A client of mine is seeking advice regarding a life policy. It was taken out in 1967 and is now worth in the region of £75,000. On his death, the policy pays to his wife, who has sadly pre-deceased him.
I am, therefore, anticipating that, on his death, the policy pays to his wife’s estate, which by virtue of her Will, will then pass to him, thereby increasing his, already substantial estate, resulting in a greater IHT liability.
The policy makes no allowance for variation of the beneficiaries.
I am struggling to think of a solution,
Any idea would be greatly appreciated.
Harold Bell Infields & Co
His estate already includes the value of the right to receive the policy as default/sole beneficiary under his wife’s Will. Therefore he needs to assign that right elsewhere, and survive 7 years.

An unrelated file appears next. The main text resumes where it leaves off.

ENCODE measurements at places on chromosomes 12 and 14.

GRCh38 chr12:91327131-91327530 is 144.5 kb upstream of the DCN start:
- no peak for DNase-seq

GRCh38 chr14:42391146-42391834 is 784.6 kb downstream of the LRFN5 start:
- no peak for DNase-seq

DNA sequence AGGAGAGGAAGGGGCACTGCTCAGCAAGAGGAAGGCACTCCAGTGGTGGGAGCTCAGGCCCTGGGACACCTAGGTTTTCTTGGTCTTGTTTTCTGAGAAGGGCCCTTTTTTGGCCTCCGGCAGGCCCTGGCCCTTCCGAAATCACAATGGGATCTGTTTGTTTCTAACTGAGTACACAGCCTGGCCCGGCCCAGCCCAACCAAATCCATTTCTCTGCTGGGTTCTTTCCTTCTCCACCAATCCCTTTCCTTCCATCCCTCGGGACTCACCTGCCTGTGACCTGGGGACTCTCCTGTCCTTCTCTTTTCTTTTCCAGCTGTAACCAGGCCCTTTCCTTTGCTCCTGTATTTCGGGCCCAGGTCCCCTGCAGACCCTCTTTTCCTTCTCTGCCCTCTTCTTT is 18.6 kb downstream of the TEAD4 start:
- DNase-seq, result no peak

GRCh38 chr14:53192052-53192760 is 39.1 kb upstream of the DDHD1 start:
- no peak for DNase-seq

As Simon says or, if I have understood correctly, if the policy is an asset of the predeceased wife’s estate, could her executors/administrators (or if the policy is written in trust), the trustees encash/surrender the policy? Husband could then gift the funds.
We have a not dissimilar situation; wife (predeceased) is the policy owner, (no trust involved in the policies), surviving husband the life assured.
I agree with Simon Northcott’s diagnosis.
The only query I have is the statement that the life policy “is worth £75,000”. If it is straight life assurance and if that is simply the current death benefit, I don’t think that is the value, because the life assured has yet to die. In that circumstance the policy represents a right to receive a payment at some unknown point in the future, and presumably in the interim cessation of payment of premiums would result in cessation of cover. Of course if there is a surrender value of £75,000 right now then the policy would be worth that amount.